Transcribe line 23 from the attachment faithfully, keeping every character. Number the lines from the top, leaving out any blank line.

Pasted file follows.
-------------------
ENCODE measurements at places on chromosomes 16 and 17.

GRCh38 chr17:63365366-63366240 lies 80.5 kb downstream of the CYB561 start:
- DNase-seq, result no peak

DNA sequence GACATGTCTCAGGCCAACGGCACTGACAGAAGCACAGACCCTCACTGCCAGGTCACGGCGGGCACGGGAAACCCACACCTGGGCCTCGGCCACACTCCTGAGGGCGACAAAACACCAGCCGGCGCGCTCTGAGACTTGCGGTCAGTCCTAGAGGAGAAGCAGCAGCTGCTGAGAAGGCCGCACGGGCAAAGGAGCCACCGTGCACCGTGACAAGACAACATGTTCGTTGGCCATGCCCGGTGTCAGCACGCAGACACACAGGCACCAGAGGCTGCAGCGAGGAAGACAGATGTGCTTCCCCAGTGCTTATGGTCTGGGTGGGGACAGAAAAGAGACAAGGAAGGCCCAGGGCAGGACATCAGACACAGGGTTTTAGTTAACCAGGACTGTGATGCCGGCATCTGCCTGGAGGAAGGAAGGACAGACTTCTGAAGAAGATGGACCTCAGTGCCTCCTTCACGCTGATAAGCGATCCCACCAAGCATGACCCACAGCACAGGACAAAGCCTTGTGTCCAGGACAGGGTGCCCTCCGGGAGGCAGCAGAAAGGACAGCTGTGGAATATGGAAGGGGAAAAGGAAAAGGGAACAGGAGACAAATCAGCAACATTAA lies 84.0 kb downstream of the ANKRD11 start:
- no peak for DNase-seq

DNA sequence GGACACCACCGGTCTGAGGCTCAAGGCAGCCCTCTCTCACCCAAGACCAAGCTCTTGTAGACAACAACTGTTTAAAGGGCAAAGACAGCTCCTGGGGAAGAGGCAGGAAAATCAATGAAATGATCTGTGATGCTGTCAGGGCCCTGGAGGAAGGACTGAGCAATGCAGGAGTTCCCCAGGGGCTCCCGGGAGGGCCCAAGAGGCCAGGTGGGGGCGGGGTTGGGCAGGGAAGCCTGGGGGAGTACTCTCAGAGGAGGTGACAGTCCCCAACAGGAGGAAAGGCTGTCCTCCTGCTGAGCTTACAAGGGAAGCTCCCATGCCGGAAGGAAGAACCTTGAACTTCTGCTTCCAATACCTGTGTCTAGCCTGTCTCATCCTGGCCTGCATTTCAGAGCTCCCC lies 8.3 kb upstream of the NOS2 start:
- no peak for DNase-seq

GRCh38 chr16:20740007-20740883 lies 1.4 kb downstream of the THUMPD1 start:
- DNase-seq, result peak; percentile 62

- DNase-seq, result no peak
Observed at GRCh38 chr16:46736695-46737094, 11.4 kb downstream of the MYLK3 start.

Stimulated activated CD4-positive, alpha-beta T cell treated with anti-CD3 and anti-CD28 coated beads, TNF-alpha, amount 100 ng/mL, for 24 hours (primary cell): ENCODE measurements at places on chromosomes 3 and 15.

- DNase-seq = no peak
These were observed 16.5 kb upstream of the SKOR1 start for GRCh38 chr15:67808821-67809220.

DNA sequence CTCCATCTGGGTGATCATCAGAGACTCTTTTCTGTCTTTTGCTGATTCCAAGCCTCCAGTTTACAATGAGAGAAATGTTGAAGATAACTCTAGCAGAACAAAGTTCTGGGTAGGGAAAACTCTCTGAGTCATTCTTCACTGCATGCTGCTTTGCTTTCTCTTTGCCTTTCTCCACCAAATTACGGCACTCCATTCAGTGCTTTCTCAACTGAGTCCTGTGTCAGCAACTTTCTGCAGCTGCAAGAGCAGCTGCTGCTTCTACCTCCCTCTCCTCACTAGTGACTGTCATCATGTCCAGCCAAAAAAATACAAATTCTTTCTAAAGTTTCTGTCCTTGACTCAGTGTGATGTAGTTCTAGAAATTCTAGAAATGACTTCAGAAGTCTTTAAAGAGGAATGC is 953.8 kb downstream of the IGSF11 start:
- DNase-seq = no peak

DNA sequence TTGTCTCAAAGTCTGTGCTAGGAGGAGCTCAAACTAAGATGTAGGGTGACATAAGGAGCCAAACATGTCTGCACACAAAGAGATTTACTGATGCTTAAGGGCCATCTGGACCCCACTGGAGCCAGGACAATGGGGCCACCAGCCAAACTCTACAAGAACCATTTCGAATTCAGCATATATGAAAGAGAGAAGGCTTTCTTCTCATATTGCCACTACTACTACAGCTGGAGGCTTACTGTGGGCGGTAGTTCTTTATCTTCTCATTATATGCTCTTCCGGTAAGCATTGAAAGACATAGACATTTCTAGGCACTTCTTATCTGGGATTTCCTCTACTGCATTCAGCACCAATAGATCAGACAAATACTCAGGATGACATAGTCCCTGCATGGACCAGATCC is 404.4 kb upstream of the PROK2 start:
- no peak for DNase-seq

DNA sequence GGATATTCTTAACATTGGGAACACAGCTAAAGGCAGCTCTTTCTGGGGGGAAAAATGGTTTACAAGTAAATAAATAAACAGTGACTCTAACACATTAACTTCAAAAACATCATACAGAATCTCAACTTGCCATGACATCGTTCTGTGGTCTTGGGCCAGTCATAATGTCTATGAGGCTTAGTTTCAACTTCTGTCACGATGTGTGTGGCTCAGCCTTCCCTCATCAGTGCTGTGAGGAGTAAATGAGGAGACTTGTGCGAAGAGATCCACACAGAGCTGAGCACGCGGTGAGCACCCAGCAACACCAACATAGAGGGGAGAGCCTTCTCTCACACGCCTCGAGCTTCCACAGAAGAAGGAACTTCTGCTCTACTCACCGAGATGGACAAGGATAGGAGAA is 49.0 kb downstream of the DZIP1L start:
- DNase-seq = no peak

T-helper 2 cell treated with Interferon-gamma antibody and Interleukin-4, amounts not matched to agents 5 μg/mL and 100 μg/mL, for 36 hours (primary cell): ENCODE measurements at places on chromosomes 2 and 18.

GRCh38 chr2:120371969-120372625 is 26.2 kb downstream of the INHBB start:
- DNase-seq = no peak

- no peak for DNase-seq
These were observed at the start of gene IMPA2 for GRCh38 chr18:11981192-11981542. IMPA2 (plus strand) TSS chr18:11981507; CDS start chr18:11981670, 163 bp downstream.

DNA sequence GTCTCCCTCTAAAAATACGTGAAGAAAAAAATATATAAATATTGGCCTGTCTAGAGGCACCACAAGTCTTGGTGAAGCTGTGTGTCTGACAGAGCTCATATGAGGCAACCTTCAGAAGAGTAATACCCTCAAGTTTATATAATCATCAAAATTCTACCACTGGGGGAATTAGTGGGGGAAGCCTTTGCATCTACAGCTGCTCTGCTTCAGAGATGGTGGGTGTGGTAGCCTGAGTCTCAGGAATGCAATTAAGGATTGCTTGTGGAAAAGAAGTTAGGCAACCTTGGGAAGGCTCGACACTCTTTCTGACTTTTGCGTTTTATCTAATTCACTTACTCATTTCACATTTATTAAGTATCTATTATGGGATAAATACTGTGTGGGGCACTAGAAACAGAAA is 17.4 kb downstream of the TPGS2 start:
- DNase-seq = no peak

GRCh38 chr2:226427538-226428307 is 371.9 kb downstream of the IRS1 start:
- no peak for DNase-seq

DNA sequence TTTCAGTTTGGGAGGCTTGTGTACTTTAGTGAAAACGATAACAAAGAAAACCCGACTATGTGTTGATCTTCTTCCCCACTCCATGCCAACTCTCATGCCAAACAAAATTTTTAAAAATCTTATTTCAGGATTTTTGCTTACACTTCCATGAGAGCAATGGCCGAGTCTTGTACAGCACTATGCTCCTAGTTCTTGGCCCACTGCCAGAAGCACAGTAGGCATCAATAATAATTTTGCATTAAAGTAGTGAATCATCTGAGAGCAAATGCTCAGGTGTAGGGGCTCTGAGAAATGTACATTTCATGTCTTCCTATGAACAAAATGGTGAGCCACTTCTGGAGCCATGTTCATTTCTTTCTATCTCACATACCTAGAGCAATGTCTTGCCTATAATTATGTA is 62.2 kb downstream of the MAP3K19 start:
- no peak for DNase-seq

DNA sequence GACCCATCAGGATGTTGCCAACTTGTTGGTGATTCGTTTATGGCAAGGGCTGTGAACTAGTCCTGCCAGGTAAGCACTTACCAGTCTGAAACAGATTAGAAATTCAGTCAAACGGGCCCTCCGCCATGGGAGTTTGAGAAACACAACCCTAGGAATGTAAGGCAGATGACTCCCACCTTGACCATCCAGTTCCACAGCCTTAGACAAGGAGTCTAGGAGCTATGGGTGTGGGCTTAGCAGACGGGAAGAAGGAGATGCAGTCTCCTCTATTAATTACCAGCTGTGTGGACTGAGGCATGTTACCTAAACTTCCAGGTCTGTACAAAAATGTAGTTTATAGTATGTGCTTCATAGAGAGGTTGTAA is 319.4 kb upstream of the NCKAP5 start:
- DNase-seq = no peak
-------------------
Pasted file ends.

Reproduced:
- DNase-seq = no peak